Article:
Cybercrime is a significant threat to businesses of all sizes, ones that utilize digital technologies in their daily operations. As such, investing in cybersecurity should be the number one priority for enterprises across every industry so as to protect confidential data from malicious cybercriminals and maximize resistance against threats.
What is cybersecurity?
Cybersecurity is the protection of networks, systems, and data from digital attacks. It is applicable to every business operation, whether in the military, hospitals or corporations.
For enterprises undergoing digital transformation, security attacks go beyond a connected object or database and extend to their supply chain and partner/customer ecosystem. Cyber-terrorists often attempt to access or modify sensitive information, extort money from users, or disable normal business processes. This, in effect, can destroy organizations and damage people’s financial and personal lives.
These days, implementing effective cyber defense measures is absolutely essential before such attacks infiltrate networks or devices. Nevertheless, many industrial organizations still have not taken cybersecurity seriously and treated it as a critical business issue. As the rate of technological innovation accelerates, this poses numerous challenges for enterprises, requiring all people, processes, and technology to complement each other to develop an effective digital risk mitigation strategy.
Types of cyber threats
In order to defend people and the entire company against digital attacks, it is important for everyone to identify common types of cyber threats. While there are many types, from installing malware on a personal computer to attempting to destroy the infrastructure of entire organizations, they generally fall into three main categories: attacks on confidentiality, integrity, and availability.
1. Attacks on confidentiality
Attackers can use several methods to compromise confidentiality. Some examples include social engineering (psychologically manipulating people into performing actions or revealing information about network that can be used to steal or gain unauthorized access to data); phishing (hacking sensitive information like bank account, credit card details, etc. by sending deceptive emails); wiretapping (hacking telecommunication devices to listen to phone calls of others); or password attacks.
2. Attacks on integrity
Salami attacks (a series of minor security attacks leading to a larger attack) and data diddling attacks (illegally altering data) are examples of cyberattacks on integrity. A hacker will access sensitive information in an attempt to adjust some or all entries in the databases, release and steal private data, fake social media announcements, and make the public lose trust in that organization. Potential targets include industrial operating processes, customer retail records, or financial service transactions.
3. Attacks on availability
Another pillar of network security is availability. This type of cyberattack aims at infiltrating the network and blocking users from accessing their own data unless they agree to pay a fee or ransom. The most common form is DDoS attack (Distributed Denial of Service – disrupt normal traffic of a targeted server, service or network with a flood of traffic) which crashes the server and denies access to legitimate users. In some situations, some companies even have to pay the ransom and fix the cyber vulnerability afterward so as to avoid halting business activities and prevent further damage.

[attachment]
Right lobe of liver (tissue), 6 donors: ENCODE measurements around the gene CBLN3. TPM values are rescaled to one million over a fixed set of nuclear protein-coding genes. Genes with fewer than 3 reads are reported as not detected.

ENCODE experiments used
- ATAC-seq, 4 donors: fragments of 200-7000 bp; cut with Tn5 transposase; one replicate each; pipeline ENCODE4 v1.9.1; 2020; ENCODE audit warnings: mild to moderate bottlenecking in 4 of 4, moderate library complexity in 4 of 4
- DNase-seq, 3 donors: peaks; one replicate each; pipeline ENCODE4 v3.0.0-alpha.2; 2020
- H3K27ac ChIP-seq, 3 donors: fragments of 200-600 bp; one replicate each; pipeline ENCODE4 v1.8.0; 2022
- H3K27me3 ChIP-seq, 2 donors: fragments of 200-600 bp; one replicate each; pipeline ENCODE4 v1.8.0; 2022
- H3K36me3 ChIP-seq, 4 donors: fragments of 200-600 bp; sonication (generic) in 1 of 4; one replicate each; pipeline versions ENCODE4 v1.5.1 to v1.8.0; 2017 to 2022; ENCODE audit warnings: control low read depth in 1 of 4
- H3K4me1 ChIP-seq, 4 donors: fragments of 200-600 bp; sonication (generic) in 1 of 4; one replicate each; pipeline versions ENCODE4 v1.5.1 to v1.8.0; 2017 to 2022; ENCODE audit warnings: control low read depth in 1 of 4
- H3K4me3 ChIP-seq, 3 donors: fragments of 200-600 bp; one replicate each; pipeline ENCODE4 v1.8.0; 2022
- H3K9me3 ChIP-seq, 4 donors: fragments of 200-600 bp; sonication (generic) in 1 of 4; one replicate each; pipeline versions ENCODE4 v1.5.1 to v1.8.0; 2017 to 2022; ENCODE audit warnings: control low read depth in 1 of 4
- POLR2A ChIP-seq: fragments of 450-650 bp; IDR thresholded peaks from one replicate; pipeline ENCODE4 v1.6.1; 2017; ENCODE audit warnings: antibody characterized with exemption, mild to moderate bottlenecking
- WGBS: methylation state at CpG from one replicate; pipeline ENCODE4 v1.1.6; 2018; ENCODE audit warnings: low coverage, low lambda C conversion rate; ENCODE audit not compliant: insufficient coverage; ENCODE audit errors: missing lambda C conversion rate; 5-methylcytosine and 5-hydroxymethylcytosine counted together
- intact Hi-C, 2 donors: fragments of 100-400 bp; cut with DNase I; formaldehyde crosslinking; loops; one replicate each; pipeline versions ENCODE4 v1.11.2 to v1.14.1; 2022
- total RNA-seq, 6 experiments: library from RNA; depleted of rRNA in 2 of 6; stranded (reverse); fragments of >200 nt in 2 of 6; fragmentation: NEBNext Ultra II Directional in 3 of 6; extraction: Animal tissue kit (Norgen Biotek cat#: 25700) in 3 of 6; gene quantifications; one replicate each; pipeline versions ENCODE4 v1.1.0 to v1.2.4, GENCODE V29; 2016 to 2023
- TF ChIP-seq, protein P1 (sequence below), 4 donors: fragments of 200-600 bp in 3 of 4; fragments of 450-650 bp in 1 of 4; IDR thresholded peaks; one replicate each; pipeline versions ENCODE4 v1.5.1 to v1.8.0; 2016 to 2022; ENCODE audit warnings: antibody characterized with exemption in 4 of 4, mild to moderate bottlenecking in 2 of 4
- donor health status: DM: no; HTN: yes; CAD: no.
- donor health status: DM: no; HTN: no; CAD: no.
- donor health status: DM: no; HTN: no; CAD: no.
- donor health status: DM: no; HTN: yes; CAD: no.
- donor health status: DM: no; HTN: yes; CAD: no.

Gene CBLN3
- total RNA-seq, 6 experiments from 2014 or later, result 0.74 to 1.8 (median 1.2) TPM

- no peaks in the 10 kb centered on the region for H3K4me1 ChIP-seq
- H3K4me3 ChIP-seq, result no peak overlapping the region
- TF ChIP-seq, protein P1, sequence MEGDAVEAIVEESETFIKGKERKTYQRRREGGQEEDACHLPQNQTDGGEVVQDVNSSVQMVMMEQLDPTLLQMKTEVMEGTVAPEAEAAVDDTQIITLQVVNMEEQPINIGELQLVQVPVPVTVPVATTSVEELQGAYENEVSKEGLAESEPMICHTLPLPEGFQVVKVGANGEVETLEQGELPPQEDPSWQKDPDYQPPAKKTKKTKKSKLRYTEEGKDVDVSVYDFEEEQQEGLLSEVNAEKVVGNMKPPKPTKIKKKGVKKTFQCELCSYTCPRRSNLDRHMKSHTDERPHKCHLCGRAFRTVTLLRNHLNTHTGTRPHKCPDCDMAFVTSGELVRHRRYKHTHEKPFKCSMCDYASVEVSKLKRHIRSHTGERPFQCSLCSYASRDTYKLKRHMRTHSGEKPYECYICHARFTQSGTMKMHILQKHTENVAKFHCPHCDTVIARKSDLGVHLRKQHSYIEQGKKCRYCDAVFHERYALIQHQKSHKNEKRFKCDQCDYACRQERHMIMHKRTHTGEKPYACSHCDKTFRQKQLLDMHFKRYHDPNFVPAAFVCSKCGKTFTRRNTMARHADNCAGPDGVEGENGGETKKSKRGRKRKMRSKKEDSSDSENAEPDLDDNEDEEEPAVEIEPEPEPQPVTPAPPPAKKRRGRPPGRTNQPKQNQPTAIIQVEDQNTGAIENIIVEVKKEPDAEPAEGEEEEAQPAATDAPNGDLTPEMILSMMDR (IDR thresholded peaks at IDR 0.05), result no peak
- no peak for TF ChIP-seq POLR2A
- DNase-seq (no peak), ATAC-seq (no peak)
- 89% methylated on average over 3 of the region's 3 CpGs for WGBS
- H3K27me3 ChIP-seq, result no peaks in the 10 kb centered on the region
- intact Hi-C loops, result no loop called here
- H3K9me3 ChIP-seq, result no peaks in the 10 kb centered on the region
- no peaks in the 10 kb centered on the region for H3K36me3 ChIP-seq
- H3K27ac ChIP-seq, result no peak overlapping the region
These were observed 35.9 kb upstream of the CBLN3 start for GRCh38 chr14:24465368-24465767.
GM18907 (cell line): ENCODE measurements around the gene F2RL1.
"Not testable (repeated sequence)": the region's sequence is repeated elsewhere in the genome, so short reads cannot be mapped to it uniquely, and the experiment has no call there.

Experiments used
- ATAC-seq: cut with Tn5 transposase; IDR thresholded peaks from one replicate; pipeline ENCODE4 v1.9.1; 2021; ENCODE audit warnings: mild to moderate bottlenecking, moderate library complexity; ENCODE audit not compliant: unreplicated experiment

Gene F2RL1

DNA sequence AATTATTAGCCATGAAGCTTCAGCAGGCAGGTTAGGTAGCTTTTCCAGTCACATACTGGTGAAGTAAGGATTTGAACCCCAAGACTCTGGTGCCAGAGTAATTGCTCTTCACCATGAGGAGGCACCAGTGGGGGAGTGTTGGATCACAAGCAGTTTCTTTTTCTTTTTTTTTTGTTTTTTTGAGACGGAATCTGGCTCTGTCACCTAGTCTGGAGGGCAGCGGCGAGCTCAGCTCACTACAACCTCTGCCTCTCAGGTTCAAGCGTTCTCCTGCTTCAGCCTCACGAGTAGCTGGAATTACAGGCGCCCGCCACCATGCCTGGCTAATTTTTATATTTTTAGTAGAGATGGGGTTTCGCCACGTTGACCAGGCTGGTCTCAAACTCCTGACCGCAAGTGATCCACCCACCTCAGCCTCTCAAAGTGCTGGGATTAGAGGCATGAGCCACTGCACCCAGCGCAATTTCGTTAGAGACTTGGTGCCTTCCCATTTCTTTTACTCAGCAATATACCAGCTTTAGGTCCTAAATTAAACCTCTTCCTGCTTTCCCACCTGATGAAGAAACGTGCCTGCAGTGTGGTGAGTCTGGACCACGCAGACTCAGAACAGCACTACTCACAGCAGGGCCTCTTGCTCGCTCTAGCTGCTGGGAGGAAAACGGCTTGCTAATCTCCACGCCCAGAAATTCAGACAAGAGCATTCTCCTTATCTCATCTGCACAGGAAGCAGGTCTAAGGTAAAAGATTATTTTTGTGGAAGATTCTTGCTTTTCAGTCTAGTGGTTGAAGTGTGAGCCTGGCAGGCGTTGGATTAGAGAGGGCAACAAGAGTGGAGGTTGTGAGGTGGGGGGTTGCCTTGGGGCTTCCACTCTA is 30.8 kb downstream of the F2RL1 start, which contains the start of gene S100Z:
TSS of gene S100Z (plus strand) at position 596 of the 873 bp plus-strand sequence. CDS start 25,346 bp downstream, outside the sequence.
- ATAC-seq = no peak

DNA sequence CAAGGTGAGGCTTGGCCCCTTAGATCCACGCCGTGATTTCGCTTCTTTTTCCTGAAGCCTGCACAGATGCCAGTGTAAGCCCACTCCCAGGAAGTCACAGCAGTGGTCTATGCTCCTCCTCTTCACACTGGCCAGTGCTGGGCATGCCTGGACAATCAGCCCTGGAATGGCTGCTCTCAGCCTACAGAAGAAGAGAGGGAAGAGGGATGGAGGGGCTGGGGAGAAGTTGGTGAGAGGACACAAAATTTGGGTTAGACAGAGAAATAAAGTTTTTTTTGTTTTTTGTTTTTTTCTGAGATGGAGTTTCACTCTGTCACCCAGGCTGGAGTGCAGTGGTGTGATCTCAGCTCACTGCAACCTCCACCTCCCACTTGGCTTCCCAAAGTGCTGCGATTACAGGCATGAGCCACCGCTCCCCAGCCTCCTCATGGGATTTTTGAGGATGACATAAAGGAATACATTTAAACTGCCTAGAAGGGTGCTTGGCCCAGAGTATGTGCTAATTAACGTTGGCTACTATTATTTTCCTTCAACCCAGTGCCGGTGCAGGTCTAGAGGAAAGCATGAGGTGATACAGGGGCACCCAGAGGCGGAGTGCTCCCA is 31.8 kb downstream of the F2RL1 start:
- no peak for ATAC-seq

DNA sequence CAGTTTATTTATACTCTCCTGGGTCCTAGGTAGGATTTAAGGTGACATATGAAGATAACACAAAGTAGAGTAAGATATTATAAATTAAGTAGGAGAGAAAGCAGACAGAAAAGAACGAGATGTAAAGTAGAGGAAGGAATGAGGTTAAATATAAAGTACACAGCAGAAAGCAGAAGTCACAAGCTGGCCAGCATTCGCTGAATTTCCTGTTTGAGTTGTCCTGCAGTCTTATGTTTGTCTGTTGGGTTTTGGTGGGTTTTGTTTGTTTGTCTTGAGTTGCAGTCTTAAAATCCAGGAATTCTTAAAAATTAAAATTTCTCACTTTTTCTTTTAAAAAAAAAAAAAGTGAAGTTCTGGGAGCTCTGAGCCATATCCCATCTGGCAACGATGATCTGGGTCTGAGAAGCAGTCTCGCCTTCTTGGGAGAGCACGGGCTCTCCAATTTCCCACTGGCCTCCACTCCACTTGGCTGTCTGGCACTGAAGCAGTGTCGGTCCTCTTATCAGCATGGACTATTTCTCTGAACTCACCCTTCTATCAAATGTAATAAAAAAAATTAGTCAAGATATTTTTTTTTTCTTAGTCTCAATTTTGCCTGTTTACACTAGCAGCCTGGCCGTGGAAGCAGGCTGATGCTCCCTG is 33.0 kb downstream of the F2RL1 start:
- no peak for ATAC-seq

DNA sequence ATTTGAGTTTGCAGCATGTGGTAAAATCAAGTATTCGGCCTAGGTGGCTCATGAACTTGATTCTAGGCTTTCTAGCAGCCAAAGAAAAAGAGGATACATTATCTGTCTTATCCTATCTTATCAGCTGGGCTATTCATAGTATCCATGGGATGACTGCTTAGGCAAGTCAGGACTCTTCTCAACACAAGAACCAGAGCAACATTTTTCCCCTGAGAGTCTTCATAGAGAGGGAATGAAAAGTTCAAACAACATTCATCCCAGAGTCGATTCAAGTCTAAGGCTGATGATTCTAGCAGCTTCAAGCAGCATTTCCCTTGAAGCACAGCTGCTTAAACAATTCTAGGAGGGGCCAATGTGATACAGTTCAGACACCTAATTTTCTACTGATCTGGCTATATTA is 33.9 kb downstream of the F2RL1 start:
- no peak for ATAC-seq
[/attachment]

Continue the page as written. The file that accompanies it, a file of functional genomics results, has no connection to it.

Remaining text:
What does it mean to invest in cybersecurity?
First and foremost, it is crucial for companies to understand what should be the main goals for investing in cybersecurity: protecting customer data in a business to consumer (B2C) operation and/or protecting partner data in a business to business (B2B) operation. By doing so, organizations would be able to protect their own people and the entire business operation from the growing threat of cyber attacks, data breaches, and extortion.
Expenditure on cybersecurity is quite difficult to quantify – it is an intangible amount which depends on the type of business and how it operates. Moreover, it is challenging when companies aren’t aware of what and how disruptive a particular cyber threat might be. In other words, it would differ depending on whether it was a DDoS attack that crashes the website or a malware invasion that makes systems fail. Additionally, companies could consider investing in cybersecurity insurance to ensure against the financial losses, disruption and the costs to recover after a cyberattack. In general, business analysts estimate an average amount of 5% of one’s IT budgets should be spent on cybersecurity investment. Often, healthcare and financial services are sectors that spend the most on reducing cyber risk.
Securing confidentiality is not only concerned with engineers and analysts. Rather, it is everyone’s responsibility. As such, companies should develop cybersecurity awareness training programs for all staff and supervisors, putting an emphasis on the responsibilities associated with cybersecurity vigilance. This includes informing employees of security risks; educating them on potential measures to recognize and mitigate threats; showing how much damage there might be when the company is attacked; and how they would impact in terms of productivity, safety, and job protection.
In an era of big data, cyberattacks as an ever-present threat must be proactively understood and defended against to ensure the systems and databases are secured from malicious cyberthieves and criminals. Companies should start building a culture of cybersecurity and prioritize it by investing in protection plans or tools and providing continuous training and education on security best practices, motivating employees to raise security awareness.
According to Forbes + Big Data Made Simple + OmniSecu
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